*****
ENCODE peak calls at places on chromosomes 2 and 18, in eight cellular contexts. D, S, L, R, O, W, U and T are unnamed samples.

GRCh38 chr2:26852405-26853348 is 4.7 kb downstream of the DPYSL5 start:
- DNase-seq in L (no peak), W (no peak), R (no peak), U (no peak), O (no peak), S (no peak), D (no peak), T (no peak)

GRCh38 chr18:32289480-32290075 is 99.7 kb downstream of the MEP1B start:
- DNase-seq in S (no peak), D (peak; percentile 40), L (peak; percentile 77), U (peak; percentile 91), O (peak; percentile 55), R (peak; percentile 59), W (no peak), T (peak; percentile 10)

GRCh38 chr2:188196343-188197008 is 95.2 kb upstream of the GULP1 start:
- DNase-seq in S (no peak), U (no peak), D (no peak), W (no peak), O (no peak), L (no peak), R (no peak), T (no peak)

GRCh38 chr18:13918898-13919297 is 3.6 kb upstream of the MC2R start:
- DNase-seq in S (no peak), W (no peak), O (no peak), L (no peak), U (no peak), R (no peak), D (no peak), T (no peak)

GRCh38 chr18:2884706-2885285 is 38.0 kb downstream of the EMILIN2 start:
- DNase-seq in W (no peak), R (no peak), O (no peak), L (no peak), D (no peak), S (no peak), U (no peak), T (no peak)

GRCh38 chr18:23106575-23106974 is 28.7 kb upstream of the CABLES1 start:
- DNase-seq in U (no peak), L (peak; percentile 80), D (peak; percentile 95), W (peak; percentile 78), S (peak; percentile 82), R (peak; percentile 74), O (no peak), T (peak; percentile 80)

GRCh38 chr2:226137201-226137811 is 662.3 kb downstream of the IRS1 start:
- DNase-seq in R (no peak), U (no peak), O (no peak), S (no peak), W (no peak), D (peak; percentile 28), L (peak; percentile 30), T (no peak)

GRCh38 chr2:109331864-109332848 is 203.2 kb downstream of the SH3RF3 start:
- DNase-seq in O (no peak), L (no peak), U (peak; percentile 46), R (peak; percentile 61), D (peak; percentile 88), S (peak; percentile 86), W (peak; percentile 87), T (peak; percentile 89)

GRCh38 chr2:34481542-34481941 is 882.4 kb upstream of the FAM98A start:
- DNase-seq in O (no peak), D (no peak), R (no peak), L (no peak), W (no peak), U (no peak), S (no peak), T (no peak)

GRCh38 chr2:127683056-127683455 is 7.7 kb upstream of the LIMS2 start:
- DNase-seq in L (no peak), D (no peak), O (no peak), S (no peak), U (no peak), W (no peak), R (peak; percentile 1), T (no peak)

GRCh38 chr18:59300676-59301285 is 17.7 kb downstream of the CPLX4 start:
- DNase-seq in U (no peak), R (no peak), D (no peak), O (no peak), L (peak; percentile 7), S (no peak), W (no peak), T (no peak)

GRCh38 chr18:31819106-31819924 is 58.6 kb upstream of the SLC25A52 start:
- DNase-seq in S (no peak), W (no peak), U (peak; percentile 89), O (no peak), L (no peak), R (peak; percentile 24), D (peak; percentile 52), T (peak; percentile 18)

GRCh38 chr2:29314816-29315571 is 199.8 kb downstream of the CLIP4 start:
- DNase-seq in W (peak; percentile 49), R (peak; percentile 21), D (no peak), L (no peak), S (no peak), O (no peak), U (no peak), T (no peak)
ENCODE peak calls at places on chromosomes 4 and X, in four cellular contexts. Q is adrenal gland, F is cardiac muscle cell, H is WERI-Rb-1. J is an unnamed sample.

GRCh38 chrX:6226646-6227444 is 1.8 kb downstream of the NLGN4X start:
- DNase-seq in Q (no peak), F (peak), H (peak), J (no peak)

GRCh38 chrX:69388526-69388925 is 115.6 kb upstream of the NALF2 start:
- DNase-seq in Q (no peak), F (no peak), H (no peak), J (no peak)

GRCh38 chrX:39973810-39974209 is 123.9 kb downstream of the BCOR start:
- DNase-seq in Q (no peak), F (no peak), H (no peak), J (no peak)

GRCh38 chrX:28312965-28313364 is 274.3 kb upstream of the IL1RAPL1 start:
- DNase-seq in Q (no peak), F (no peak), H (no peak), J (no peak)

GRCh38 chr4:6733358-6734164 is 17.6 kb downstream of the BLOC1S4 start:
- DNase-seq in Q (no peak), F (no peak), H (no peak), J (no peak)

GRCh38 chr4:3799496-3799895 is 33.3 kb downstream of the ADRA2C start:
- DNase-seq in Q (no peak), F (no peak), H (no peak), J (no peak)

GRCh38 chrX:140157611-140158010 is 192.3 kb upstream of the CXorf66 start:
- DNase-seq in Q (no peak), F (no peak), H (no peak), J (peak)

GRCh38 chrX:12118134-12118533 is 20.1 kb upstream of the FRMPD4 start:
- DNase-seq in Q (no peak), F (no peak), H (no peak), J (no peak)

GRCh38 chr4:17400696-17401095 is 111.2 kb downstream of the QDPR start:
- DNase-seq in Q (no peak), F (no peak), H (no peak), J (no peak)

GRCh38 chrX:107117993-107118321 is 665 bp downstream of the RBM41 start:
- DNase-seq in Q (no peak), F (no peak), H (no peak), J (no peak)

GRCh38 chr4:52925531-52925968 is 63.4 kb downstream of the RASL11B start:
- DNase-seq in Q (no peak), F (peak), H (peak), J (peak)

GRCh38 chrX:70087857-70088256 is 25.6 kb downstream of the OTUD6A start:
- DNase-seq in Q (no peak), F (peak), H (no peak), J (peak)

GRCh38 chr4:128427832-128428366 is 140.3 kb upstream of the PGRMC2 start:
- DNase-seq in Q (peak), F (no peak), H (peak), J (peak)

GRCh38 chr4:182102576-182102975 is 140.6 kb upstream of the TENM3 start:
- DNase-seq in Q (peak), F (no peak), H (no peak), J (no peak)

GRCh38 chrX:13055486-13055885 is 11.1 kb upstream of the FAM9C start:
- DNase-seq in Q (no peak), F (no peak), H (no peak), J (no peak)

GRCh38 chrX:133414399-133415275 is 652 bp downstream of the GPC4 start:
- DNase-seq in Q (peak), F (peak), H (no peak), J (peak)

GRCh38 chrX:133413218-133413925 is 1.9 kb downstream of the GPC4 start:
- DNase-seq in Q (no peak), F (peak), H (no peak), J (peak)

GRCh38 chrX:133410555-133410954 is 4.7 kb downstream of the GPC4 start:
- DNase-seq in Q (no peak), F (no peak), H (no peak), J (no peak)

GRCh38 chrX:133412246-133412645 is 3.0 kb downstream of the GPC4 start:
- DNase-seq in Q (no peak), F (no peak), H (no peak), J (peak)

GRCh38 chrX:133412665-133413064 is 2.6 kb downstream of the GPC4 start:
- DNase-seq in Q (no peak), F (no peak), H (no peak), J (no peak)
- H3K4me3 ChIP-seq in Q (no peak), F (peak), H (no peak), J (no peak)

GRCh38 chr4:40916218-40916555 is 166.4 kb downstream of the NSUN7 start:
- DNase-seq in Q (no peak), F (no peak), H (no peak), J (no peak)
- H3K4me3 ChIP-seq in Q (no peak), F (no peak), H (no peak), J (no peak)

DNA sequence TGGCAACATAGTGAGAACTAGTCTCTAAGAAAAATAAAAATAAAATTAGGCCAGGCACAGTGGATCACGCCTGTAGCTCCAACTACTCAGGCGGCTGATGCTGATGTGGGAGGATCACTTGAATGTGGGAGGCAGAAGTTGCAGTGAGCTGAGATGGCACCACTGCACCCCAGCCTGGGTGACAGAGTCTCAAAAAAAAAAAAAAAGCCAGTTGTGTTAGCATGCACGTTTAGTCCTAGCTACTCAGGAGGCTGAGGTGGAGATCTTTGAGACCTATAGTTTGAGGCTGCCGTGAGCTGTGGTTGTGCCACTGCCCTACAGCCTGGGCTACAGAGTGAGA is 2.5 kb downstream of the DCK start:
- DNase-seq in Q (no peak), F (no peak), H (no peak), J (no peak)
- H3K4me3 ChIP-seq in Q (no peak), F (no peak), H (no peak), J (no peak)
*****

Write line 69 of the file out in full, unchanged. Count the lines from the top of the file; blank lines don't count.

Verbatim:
- H3K4me3 ChIP-seq in Q (no peak), F (peak), H (no peak), J (no peak)